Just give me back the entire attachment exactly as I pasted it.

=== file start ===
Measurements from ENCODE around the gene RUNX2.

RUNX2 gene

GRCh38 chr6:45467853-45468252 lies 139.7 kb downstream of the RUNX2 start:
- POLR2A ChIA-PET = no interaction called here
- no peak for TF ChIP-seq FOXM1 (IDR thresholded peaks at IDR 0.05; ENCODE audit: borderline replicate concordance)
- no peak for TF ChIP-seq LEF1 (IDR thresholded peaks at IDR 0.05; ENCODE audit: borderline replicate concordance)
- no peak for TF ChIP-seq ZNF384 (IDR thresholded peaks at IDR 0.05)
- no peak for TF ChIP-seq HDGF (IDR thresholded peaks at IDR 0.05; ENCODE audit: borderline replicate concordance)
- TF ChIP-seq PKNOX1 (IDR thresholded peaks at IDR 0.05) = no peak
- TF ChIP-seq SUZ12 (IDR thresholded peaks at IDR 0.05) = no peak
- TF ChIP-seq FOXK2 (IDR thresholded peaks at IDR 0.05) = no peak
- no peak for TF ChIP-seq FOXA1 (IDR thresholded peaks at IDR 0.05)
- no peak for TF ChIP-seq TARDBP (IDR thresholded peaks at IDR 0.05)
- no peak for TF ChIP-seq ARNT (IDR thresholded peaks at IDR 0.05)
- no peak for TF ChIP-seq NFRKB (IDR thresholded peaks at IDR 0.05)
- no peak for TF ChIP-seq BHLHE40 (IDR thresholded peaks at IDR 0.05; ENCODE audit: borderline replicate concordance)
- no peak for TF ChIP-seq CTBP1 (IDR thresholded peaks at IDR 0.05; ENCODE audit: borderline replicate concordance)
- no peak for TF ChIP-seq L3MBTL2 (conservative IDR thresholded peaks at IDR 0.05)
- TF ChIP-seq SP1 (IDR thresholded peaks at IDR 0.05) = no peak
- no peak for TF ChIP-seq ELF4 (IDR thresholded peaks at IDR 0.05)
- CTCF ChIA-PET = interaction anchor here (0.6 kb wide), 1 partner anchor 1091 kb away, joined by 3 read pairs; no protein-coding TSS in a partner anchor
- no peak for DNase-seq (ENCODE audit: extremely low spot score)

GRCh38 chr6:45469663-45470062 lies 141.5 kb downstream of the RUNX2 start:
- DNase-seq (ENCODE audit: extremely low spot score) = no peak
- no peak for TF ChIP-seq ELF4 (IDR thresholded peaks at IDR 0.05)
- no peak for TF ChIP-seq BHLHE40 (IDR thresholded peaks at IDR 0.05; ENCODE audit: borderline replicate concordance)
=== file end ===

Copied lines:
Measurements from ENCODE around the gene RUNX2.

RUNX2 gene

GRCh38 chr6:45467853-45468252 lies 139.7 kb downstream of the RUNX2 start:
- POLR2A ChIA-PET = no interaction called here
- no peak for TF ChIP-seq FOXM1 (IDR thresholded peaks at IDR 0.05; ENCODE audit: borderline replicate concordance)
- no peak for TF ChIP-seq LEF1 (IDR thresholded peaks at IDR 0.05; ENCODE audit: borderline replicate concordance)
- no peak for TF ChIP-seq ZNF384 (IDR thresholded peaks at IDR 0.05)
- no peak for TF ChIP-seq HDGF (IDR thresholded peaks at IDR 0.05; ENCODE audit: borderline replicate concordance)
- TF ChIP-seq PKNOX1 (IDR thresholded peaks at IDR 0.05) = no peak
- TF ChIP-seq SUZ12 (IDR thresholded peaks at IDR 0.05) = no peak
- TF ChIP-seq FOXK2 (IDR thresholded peaks at IDR 0.05) = no peak
- no peak for TF ChIP-seq FOXA1 (IDR thresholded peaks at IDR 0.05)
- no peak for TF ChIP-seq TARDBP (IDR thresholded peaks at IDR 0.05)
- no peak for TF ChIP-seq ARNT (IDR thresholded peaks at IDR 0.05)
- no peak for TF ChIP-seq NFRKB (IDR thresholded peaks at IDR 0.05)
- no peak for TF ChIP-seq BHLHE40 (IDR thresholded peaks at IDR 0.05; ENCODE audit: borderline replicate concordance)
- no peak for TF ChIP-seq CTBP1 (IDR thresholded peaks at IDR 0.05; ENCODE audit: borderline replicate concordance)
- no peak for TF ChIP-seq L3MBTL2 (conservative IDR thresholded peaks at IDR 0.05)
- TF ChIP-seq SP1 (IDR thresholded peaks at IDR 0.05) = no peak
- no peak for TF ChIP-seq ELF4 (IDR thresholded peaks at IDR 0.05)
- CTCF ChIA-PET = interaction anchor here (0.6 kb wide), 1 partner anchor 1091 kb away, joined by 3 read pairs; no protein-coding TSS in a partner anchor
- no peak for DNase-seq (ENCODE audit: extremely low spot score)

GRCh38 chr6:45469663-45470062 lies 141.5 kb downstream of the RUNX2 start:
- DNase-seq (ENCODE audit: extremely low spot score) = no peak
- no peak for TF ChIP-seq ELF4 (IDR thresholded peaks at IDR 0.05)
- no peak for TF ChIP-seq BHLHE40 (IDR thresholded peaks at IDR 0.05; ENCODE audit: borderline replicate concordance)